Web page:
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Shopping for ‘ranch style’ design with Nathan Turner

Nathan Turner
Nathan Turner at the entrance to Jefferson West in Culver City, one of his stops on a recent shopping trip.
(Brian van der Brug / Los Angeles Times )

Nathan Turner may have decorating projects in Singapore, Jakarta and Martha’s Vineyard — and the day we caught up with him, he was packing for three weeks in the South of France — but what he craves most is the life and experience of childhood summers spent on his family’s cattle ranch in Northern California. As a teen, he resisted it, begging his mom to shop at Safeway instead of her hippie co-op, but he now has harnessed his nostalgia and passion to create a style that encapsulates its essence: farming, horses, vegetables and long communal tables with homemade lunches for family, friends and neighbors, often at the new home in Ojai he shares with his partner, interior designer Eric Hughes.

With the success of his latest book, “Nathan Turner’s I Love California,” Turner has become the Martha Stewart of the Golden State, mixing his love of cooking, entertaining and decorating to produce books, decor and plenty of meals filled with everything California. And his ranch aesthetic is a big part of that.

In keeping with that theme, Turner recently renovated a three-bedroom guesthouse at the Alisal Guest Ranch and Resort in the Santa Barbara wine country. “Alisal has become very personal for me,” he says. “It’s so in my wheelhouse.” Design meetings were preceded by riding Cortez, Turner’s favorite horse, and followed by kale salad and tuna lunches at the Chuckwagon Grill there. (Turner will offer an “I Love California” cooking and decorating workshop at Alisal in October.)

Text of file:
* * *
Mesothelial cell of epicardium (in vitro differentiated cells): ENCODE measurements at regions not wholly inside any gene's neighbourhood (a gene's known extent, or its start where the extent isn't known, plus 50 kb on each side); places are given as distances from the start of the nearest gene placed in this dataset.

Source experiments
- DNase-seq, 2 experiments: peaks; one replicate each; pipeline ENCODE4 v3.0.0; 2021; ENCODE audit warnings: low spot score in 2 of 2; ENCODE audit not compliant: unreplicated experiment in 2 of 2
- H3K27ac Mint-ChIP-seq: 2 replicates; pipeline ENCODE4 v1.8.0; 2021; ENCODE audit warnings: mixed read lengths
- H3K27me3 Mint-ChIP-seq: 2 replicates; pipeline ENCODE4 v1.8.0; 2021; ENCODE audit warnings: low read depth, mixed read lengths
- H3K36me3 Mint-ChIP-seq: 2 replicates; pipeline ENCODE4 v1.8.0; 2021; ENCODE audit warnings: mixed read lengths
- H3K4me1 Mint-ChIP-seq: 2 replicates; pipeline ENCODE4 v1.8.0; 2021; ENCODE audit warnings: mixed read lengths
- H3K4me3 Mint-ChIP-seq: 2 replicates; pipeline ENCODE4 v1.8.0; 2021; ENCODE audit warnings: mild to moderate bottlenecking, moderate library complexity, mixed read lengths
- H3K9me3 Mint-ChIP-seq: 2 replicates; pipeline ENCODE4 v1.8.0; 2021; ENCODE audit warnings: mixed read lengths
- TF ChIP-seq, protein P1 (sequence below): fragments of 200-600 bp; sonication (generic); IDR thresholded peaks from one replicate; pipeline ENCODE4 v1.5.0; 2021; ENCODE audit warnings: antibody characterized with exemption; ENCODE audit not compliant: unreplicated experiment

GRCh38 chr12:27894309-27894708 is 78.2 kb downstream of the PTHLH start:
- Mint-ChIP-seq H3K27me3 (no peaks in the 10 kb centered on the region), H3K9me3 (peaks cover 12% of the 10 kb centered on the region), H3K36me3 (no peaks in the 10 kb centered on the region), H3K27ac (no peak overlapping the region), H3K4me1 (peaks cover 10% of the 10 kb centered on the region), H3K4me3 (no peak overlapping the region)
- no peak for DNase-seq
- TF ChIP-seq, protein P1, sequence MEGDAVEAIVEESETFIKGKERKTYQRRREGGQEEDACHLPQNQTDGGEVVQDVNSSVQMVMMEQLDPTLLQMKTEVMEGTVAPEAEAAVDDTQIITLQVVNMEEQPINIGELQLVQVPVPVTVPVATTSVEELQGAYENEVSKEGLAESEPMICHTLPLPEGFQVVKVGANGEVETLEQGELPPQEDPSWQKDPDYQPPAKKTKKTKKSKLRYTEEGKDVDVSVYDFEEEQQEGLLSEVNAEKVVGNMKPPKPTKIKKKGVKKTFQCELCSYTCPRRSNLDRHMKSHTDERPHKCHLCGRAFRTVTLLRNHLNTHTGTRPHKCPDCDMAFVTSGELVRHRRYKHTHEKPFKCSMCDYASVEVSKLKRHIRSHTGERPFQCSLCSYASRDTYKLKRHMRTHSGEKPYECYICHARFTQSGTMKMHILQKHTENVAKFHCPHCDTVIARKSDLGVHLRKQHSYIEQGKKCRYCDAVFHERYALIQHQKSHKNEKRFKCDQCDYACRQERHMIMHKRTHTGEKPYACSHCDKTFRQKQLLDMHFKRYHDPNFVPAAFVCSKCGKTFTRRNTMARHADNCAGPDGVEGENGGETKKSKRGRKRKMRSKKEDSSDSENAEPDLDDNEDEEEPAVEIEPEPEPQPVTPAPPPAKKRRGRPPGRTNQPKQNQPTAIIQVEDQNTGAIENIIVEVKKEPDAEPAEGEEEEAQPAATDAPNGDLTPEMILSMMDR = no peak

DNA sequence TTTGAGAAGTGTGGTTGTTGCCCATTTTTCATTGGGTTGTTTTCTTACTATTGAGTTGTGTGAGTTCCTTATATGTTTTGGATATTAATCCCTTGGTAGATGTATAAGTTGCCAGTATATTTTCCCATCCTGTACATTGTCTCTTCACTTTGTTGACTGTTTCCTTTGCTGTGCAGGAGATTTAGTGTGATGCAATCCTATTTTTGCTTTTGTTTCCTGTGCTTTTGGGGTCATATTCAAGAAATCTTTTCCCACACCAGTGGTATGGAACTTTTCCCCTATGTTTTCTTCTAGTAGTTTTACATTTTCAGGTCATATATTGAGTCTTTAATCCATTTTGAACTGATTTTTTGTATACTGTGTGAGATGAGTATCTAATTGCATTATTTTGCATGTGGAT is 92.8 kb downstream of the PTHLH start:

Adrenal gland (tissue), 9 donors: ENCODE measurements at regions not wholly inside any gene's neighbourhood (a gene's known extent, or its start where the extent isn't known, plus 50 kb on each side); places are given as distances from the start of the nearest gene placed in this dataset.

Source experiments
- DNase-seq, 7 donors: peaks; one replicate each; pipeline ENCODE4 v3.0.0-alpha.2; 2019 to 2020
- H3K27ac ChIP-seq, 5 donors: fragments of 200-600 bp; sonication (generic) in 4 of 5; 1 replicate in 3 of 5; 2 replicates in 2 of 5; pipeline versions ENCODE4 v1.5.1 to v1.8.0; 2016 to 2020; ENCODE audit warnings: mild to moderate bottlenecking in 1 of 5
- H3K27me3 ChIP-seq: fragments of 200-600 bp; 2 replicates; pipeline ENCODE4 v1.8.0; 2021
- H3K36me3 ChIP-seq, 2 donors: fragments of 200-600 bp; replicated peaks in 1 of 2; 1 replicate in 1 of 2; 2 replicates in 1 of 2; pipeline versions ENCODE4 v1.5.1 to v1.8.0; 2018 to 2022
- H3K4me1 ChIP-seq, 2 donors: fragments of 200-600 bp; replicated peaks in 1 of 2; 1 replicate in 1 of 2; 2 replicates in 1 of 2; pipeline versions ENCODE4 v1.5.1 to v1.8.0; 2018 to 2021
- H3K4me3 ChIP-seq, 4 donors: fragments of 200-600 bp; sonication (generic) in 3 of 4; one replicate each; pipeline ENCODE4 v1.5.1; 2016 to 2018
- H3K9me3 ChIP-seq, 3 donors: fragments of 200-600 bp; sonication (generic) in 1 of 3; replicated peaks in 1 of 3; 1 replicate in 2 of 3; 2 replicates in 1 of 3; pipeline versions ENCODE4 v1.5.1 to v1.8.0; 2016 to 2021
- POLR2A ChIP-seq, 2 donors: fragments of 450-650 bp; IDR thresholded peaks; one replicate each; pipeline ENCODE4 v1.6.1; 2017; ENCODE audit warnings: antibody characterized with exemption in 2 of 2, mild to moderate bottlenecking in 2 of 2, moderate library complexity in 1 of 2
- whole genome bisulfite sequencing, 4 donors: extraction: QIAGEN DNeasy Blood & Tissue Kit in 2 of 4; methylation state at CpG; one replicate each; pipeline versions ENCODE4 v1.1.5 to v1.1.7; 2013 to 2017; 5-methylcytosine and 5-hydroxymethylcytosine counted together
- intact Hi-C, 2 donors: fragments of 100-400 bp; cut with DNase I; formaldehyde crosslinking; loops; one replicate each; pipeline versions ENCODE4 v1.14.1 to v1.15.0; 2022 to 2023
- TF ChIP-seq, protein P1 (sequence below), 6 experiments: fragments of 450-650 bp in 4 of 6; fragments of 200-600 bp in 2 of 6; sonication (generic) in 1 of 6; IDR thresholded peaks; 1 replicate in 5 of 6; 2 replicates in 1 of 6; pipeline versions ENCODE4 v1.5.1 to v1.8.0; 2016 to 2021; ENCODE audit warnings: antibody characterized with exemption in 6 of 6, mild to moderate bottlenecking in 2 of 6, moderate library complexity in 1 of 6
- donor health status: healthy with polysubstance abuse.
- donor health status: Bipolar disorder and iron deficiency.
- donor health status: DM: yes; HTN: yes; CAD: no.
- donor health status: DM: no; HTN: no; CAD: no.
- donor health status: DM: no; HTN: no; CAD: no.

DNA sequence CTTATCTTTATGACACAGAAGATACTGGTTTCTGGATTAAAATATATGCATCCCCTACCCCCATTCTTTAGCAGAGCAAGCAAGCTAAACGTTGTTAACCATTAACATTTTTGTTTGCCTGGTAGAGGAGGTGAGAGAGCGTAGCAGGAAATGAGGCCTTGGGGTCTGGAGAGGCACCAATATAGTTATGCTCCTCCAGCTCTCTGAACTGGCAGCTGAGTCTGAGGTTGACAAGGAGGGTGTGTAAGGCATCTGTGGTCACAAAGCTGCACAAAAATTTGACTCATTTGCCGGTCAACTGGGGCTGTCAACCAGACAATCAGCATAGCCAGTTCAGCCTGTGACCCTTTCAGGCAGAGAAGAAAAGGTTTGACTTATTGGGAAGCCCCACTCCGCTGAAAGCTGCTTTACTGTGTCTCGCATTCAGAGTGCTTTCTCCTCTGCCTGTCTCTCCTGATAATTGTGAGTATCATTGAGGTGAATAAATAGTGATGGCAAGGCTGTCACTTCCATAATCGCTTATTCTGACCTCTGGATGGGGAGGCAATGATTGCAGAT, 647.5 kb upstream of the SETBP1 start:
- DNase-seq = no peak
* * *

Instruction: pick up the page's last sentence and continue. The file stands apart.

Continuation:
Alisal Ranch
The three-bedroom guesthouse that Turner recently redesigned at the Alisal Guest Ranch and Resort in Solvang.
(Victoria Pearson)
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The result is an earthy yet refined decor that feels like it might be Turner’s family home. Much of what he installed for the project was discovered in Los Angeles. We went shopping with him to see where he unearths the Turner ranch style, starting at the influential La Cienega antiques store Big Daddy’s.

What exactly is ranch style?

“What ranch style means to me is layered. It’s evolved over time. It’s how I decorate with everything, using what’s natural to that environment. There’s something kind of rough about a ranch. That’s why I love the Ralph Lauren fabrics I used at Alisal; they’re heavy, heavy curtains. Our cattle ranch had a Victorian house with a 1930s ranch addition. My English grandmother gave a very soft Anglo aesthetic to the house. It was a working cattle ranch, but she had chintz and pretty things that made her feel comfortable. That’s what ranch style is to me, rough and soft living harmoniously.”

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Turner at the Mart Collective in Venice, a frequent source of inspiration.
(Brian van der Brug / Los Angeles Times)

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Do you have to live on a ranch to have ranch style?